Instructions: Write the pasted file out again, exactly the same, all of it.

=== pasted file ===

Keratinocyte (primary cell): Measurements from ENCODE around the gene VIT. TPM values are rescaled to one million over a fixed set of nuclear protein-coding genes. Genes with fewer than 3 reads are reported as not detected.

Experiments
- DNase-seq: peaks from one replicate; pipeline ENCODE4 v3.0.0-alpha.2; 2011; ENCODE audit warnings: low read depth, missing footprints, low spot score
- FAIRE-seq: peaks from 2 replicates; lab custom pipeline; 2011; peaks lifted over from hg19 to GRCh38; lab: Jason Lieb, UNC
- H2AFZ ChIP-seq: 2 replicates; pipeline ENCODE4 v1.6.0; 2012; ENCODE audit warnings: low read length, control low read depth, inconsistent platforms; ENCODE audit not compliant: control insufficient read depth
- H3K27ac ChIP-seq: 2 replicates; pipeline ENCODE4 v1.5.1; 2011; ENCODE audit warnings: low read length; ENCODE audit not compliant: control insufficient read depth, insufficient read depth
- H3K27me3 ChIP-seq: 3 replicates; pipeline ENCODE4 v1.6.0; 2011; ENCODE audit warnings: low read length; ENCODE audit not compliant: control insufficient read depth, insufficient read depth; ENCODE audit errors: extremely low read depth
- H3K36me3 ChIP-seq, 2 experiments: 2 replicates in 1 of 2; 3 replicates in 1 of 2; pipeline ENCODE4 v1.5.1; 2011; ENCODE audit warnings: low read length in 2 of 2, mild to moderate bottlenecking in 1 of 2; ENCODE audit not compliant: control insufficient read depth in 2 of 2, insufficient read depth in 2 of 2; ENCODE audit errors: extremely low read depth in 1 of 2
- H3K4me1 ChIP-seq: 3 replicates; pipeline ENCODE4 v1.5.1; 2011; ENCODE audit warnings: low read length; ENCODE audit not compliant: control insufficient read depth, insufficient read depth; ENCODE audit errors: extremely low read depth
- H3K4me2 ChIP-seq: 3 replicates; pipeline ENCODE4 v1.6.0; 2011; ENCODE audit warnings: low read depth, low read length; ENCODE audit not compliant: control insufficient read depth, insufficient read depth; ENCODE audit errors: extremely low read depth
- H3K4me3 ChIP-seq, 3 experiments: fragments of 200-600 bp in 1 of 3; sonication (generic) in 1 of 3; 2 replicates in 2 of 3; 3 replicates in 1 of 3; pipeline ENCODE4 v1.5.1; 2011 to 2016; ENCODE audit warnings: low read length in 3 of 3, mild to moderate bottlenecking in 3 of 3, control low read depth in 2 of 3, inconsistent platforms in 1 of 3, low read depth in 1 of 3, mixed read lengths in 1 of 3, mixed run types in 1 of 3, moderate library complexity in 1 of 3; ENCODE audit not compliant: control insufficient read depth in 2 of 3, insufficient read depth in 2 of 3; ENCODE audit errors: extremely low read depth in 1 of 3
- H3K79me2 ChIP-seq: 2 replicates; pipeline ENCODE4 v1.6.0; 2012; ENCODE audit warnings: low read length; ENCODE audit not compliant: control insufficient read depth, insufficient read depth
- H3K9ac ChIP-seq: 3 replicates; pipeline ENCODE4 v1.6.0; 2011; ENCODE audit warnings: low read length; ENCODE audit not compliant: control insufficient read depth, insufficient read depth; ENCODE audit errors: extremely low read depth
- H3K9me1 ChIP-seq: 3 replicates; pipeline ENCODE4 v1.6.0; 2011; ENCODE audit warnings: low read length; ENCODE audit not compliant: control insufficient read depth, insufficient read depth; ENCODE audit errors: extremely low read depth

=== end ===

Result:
Keratinocyte (primary cell): Measurements from ENCODE around the gene VIT. TPM values are rescaled to one million over a fixed set of nuclear protein-coding genes. Genes with fewer than 3 reads are reported as not detected.

Experiments
- DNase-seq: peaks from one replicate; pipeline ENCODE4 v3.0.0-alpha.2; 2011; ENCODE audit warnings: low read depth, missing footprints, low spot score
- FAIRE-seq: peaks from 2 replicates; lab custom pipeline; 2011; peaks lifted over from hg19 to GRCh38; lab: Jason Lieb, UNC
- H2AFZ ChIP-seq: 2 replicates; pipeline ENCODE4 v1.6.0; 2012; ENCODE audit warnings: low read length, control low read depth, inconsistent platforms; ENCODE audit not compliant: control insufficient read depth
- H3K27ac ChIP-seq: 2 replicates; pipeline ENCODE4 v1.5.1; 2011; ENCODE audit warnings: low read length; ENCODE audit not compliant: control insufficient read depth, insufficient read depth
- H3K27me3 ChIP-seq: 3 replicates; pipeline ENCODE4 v1.6.0; 2011; ENCODE audit warnings: low read length; ENCODE audit not compliant: control insufficient read depth, insufficient read depth; ENCODE audit errors: extremely low read depth
- H3K36me3 ChIP-seq, 2 experiments: 2 replicates in 1 of 2; 3 replicates in 1 of 2; pipeline ENCODE4 v1.5.1; 2011; ENCODE audit warnings: low read length in 2 of 2, mild to moderate bottlenecking in 1 of 2; ENCODE audit not compliant: control insufficient read depth in 2 of 2, insufficient read depth in 2 of 2; ENCODE audit errors: extremely low read depth in 1 of 2
- H3K4me1 ChIP-seq: 3 replicates; pipeline ENCODE4 v1.5.1; 2011; ENCODE audit warnings: low read length; ENCODE audit not compliant: control insufficient read depth, insufficient read depth; ENCODE audit errors: extremely low read depth
- H3K4me2 ChIP-seq: 3 replicates; pipeline ENCODE4 v1.6.0; 2011; ENCODE audit warnings: low read depth, low read length; ENCODE audit not compliant: control insufficient read depth, insufficient read depth; ENCODE audit errors: extremely low read depth
- H3K4me3 ChIP-seq, 3 experiments: fragments of 200-600 bp in 1 of 3; sonication (generic) in 1 of 3; 2 replicates in 2 of 3; 3 replicates in 1 of 3; pipeline ENCODE4 v1.5.1; 2011 to 2016; ENCODE audit warnings: low read length in 3 of 3, mild to moderate bottlenecking in 3 of 3, control low read depth in 2 of 3, inconsistent platforms in 1 of 3, low read depth in 1 of 3, mixed read lengths in 1 of 3, mixed run types in 1 of 3, moderate library complexity in 1 of 3; ENCODE audit not compliant: control insufficient read depth in 2 of 3, insufficient read depth in 2 of 3; ENCODE audit errors: extremely low read depth in 1 of 3
- H3K79me2 ChIP-seq: 2 replicates; pipeline ENCODE4 v1.6.0; 2012; ENCODE audit warnings: low read length; ENCODE audit not compliant: control insufficient read depth, insufficient read depth
- H3K9ac ChIP-seq: 3 replicates; pipeline ENCODE4 v1.6.0; 2011; ENCODE audit warnings: low read length; ENCODE audit not compliant: control insufficient read depth, insufficient read depth; ENCODE audit errors: extremely low read depth
- H3K9me1 ChIP-seq: 3 replicates; pipeline ENCODE4 v1.6.0; 2011; ENCODE audit warnings: low read length; ENCODE audit not compliant: control insufficient read depth, insufficient read depth; ENCODE audit errors: extremely low read depth